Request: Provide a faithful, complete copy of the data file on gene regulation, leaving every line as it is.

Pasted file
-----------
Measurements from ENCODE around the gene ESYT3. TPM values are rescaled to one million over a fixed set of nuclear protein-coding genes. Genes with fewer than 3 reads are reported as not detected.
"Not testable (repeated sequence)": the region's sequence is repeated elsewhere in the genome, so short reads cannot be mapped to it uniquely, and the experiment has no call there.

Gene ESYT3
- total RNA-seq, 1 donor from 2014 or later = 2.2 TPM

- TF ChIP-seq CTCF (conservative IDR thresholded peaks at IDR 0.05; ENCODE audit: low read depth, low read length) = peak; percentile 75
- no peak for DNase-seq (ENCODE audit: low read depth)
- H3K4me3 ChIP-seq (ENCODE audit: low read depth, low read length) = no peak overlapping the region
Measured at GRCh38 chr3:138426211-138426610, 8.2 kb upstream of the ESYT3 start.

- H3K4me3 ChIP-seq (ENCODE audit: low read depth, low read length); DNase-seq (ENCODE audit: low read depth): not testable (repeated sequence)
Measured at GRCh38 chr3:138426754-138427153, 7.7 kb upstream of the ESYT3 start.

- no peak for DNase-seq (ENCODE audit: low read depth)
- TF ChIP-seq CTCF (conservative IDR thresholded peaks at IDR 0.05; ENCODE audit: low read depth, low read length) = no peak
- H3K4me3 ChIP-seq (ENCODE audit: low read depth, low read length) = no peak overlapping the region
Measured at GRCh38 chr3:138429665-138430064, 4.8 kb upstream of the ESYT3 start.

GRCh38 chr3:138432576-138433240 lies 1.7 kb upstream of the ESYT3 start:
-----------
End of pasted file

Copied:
Measurements from ENCODE around the gene ESYT3. TPM values are rescaled to one million over a fixed set of nuclear protein-coding genes. Genes with fewer than 3 reads are reported as not detected.
"Not testable (repeated sequence)": the region's sequence is repeated elsewhere in the genome, so short reads cannot be mapped to it uniquely, and the experiment has no call there.

Gene ESYT3
- total RNA-seq, 1 donor from 2014 or later = 2.2 TPM

- TF ChIP-seq CTCF (conservative IDR thresholded peaks at IDR 0.05; ENCODE audit: low read depth, low read length) = peak; percentile 75
- no peak for DNase-seq (ENCODE audit: low read depth)
- H3K4me3 ChIP-seq (ENCODE audit: low read depth, low read length) = no peak overlapping the region
Measured at GRCh38 chr3:138426211-138426610, 8.2 kb upstream of the ESYT3 start.

- H3K4me3 ChIP-seq (ENCODE audit: low read depth, low read length); DNase-seq (ENCODE audit: low read depth): not testable (repeated sequence)
Measured at GRCh38 chr3:138426754-138427153, 7.7 kb upstream of the ESYT3 start.

- no peak for DNase-seq (ENCODE audit: low read depth)
- TF ChIP-seq CTCF (conservative IDR thresholded peaks at IDR 0.05; ENCODE audit: low read depth, low read length) = no peak
- H3K4me3 ChIP-seq (ENCODE audit: low read depth, low read length) = no peak overlapping the region
Measured at GRCh38 chr3:138429665-138430064, 4.8 kb upstream of the ESYT3 start.

GRCh38 chr3:138432576-138433240 lies 1.7 kb upstream of the ESYT3 start: